FOR IMMEDIATE RELEASE:
Tuesday, November 20, 2001
Information Regarding the Temporary Suspension of the Peace Corps Program in Zimbabwe
WASHINGTON, D.C., November 20, 2001-The Peace Corps announced today it has temporarily suspended its program in Zimbabwe. The decision to suspend followed the Government of Zimbabwe’s failure to provide work permits for volunteer teachers, as stipulated in the bilateral agreement between the Government of Zimbabwe and the Peace Corps.
The 43 currently serving Peace Corps Volunteers in Zimbabwe attended a session late last week to address administrative issues and left the country today to return home or for personal travel. Peace Corps staff members, including the Regional Director for Africa, traveled to Zimbabwe to meet with the volunteers, Government of Zimbabwe officials and officials at the United States Embassy.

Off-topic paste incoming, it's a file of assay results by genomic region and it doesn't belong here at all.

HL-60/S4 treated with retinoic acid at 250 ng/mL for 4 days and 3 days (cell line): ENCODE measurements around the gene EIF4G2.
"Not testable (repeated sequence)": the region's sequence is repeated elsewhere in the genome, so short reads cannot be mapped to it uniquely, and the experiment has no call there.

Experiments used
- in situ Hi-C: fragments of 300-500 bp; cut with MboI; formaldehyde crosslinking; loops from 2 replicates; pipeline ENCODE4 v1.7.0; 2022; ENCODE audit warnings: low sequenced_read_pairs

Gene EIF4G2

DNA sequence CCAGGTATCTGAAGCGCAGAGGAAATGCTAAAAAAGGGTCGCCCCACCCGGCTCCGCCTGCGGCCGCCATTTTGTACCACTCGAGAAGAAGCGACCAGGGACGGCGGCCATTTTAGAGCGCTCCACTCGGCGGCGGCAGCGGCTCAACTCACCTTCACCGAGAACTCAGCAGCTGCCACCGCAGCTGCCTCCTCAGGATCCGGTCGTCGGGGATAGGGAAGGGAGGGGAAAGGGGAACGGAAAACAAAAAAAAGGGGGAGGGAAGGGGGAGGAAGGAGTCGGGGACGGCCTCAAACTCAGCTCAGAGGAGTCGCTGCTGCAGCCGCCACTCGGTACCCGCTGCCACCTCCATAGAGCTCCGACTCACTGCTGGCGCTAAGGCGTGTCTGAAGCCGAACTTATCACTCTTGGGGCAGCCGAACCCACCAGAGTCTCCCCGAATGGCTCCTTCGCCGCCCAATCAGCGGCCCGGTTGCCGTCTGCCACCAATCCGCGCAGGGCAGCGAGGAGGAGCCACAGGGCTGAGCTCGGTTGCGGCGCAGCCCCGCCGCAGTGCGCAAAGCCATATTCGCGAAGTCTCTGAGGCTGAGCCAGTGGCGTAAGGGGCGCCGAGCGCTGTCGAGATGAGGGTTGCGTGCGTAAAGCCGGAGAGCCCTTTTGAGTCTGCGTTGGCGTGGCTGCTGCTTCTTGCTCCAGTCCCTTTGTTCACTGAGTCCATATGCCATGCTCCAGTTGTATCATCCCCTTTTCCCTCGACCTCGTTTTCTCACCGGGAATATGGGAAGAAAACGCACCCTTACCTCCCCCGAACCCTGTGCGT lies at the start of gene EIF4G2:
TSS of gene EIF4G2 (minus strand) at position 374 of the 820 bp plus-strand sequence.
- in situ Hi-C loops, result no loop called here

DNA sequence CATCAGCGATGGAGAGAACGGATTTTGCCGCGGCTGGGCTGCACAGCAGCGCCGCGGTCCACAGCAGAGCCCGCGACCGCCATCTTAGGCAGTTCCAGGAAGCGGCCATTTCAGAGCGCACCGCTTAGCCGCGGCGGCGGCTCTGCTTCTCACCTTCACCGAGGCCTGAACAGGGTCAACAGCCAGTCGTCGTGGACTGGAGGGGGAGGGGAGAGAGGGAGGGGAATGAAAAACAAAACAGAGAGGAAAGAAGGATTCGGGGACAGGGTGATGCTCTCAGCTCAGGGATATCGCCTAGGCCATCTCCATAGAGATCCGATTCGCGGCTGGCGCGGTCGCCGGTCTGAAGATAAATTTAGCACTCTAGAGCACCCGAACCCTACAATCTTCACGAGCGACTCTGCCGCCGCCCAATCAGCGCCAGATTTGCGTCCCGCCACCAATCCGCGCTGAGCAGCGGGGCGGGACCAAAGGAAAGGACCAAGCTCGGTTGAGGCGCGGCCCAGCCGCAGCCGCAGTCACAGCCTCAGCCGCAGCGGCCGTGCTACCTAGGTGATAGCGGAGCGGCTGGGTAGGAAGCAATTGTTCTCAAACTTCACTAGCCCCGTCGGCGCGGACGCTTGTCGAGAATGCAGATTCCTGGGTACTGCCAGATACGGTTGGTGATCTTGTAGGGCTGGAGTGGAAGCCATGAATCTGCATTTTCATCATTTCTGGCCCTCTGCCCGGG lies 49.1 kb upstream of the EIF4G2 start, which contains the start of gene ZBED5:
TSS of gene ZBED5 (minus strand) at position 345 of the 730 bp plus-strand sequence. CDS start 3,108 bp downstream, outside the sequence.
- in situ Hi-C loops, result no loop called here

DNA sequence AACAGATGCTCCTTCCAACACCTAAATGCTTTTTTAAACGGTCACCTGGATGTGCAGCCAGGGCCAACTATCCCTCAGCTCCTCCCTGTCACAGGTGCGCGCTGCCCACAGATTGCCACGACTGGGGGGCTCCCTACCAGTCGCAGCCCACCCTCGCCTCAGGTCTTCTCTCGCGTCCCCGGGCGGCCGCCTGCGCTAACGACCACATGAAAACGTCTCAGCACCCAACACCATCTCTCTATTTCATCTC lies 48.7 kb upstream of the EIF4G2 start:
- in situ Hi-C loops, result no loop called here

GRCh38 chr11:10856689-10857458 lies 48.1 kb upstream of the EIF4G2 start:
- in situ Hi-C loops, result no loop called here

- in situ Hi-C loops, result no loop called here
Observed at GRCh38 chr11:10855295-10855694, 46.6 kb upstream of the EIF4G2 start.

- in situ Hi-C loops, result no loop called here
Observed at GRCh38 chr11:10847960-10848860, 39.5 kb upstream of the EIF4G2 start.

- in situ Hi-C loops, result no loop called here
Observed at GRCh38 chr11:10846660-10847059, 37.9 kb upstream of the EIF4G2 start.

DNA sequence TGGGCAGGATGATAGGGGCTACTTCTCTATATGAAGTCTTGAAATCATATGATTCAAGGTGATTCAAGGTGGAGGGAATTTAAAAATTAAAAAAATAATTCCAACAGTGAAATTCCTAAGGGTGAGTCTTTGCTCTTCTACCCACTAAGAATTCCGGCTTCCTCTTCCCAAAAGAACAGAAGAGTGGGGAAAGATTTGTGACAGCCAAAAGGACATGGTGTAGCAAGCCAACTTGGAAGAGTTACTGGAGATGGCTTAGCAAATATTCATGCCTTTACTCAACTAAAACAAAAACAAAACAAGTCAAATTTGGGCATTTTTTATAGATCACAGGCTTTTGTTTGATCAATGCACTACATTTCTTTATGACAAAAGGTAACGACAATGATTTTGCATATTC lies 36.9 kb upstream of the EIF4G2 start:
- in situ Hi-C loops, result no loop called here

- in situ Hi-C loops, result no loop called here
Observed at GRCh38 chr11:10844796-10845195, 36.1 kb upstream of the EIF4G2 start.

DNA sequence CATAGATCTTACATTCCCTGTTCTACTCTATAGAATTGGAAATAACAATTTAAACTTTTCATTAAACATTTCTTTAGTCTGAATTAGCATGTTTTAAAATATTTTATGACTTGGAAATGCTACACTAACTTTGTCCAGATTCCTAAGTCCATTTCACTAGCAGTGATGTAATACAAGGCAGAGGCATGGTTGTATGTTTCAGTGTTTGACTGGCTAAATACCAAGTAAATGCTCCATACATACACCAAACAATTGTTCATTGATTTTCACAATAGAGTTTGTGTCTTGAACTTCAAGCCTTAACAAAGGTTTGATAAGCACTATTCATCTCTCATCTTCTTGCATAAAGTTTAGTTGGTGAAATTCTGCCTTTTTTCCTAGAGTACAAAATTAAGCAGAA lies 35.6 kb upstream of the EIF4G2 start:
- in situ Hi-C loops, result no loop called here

Teacher trainees who recently arrived in Zimbabwe were denied work permits without explanation from government representatives. Without work permits, those volunteers could not remain in-country and do the type of work for which they had been selected and trained. The Peace Corps has continuously monitored the viability of its program because of the volatile political environment in Zimbabwe and the country’s upcoming elections. Last year, as violence escalated in Zimbabwe, particularly in the rural areas, the program size was reduced by nearly two-thirds.
Not only did Peace Corps elect to reduce its presence in the country, but shifted programs from rural to the urban and semi-urban areas. The Peace Corps projects also shifted away from teaching English, although health volunteers who primarily teach HIV/AIDS prevention continued to be a critical and viable program.
Peace Corps regrets the suspension of programs in Zimbabwe after a 10-year partnership with the government and people of that nation. Over 350 volunteers have worked in Zimbabwe since the first group arrived in 1991. Though Peace Corps views the suspension as necessary at this time, staff will remain and reassess the safety situation with the intent to re-open the program when a more stable climate returns.
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